An axe for the frozen sea within us…

Kafka wrote, “A book must be the axe for the frozen sea within us.”

How many times have I been so broken open by what I’ve read that for the first time I glimpse the true root of a pain or a beauty in my life? Today, I am reading Houses Are Fields by Taije Silverman. I’ve read fewer than twenty pages and already I’ve been shaken by the sadness, compassion and beauty contained in this work.

As I approach my own poetry, I imagine taking successively finer grits of sandpaper to it – until what is left is the polished edge of an axe, at once tool and artwork. A keen edge for the frozen sea within myself, and perhaps some day, for another who yearns for open blue water.

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Confession Tuesday – Dear Autumn version

Dear Autumn,

It rained all day today (well, not right now, but the clouds are still pretty thick out there). I confess that the rain made me happy because it reminded me that you are on your way. The rain made the bookstore busy with bookish curious folks looking for words to wile away the grey day. It made the green things outside ever so much more green. It made my garden grow (I swear the broccoli doubled in size). It made me feel as if a night reading would be a night well spent.

Autumn, I confess you are my favorite season. I love you because you give me the undeniable right to read and write and curl up near toasty woodstoves. No snow to shovel, no lawn to mow, no soil to till. I’m looking forward to learning about you in this new house and this new place. Summer has been a bright buzz of sunlight and flowering things, but I see your clouds piling up behind the mountain range across the bay.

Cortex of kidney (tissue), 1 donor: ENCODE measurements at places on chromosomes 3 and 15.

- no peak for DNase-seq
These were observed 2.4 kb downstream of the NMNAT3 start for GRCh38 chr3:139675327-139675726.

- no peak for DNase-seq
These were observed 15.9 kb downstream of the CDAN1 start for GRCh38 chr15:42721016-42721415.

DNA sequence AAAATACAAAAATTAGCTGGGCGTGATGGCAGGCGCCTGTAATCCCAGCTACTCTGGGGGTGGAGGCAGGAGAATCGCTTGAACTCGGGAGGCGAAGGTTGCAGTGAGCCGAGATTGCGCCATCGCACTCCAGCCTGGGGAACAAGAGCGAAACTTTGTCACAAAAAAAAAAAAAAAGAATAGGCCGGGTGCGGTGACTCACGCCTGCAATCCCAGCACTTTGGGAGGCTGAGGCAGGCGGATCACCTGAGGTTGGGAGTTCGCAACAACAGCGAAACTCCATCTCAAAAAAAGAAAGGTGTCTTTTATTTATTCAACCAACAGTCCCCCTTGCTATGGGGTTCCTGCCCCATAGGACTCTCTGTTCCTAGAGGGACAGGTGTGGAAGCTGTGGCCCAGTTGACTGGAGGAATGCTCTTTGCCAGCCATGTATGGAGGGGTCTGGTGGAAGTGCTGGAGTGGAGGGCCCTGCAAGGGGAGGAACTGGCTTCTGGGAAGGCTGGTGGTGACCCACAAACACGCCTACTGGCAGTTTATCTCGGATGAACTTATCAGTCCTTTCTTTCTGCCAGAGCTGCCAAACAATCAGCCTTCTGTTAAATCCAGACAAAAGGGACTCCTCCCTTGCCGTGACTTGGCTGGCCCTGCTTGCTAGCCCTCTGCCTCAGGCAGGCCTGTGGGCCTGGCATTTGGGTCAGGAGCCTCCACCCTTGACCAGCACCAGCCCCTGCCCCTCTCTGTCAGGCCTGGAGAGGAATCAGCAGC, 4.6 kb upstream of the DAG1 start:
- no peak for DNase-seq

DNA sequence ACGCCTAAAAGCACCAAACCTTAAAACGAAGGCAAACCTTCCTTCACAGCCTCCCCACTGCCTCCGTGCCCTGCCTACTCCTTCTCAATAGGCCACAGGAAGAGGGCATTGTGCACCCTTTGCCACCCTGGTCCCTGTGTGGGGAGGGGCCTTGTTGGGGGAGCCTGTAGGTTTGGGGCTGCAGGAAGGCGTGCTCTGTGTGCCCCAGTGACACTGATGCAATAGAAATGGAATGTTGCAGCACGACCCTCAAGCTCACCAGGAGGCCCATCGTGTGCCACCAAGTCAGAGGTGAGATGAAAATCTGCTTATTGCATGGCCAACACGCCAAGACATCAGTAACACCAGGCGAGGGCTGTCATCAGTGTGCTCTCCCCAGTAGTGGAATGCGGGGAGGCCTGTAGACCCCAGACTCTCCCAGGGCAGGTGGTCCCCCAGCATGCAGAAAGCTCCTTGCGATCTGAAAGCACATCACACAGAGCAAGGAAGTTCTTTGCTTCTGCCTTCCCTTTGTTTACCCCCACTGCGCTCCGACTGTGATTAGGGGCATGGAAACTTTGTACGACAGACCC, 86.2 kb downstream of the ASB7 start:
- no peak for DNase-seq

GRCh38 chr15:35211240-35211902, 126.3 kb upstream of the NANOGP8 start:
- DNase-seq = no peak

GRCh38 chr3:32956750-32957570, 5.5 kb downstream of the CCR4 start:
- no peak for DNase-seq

I wrote a poem yesterday that made me so happy and today I can’t remember what it was about other than it ended with the line “open your fortress built of hunger and honey.” Autumn, I confess that I’m excited about the time you’ll give me to revise that poem. Oh, and Summer, don’t feel like you have to leave right away; I love you, too, I’m just a little bit tired of all your extroverted extravagance being the introverted poetry nerd type that I am.


Sister by Nickole Brown, a poetry collection you won’t be able to put down

There have been very few poetry books that I felt compelled to read in one sitting, but Nickole Brown’s Sister was definitely one of them. The speaker of these poems asserts herself from the very beginning with the urgency of a hushed whisper, an elder sister speaking into the ear of her younger sister. In “Preface” she whispers: Sister, we come from/ water we made ourselves/ with the suckle and swallow of our unmade/ bodies submerged in a sac so sweet/ with our vestal piss that we breathed it… (13) If the tone from that little snippet makes you feel exhilarated and a little uneasy, get ready for the rest of the collection.

This is a book of poems that startles and galvanizes, revealing a relationship in all its complexity and a persona with a full range of emotions, shame, joy, passion, envy… Each poem is meticulously wrought, the diction carefully considered, word choice both luscious and brutal. When Nickole Brown told an audience at the Kachemak Bay Writers Conference that it took seven years to feel that the work was completed, I think we were all a little amazed, but now having read it, I completely understand. The poems do not feel “over-written,” but truly crafted.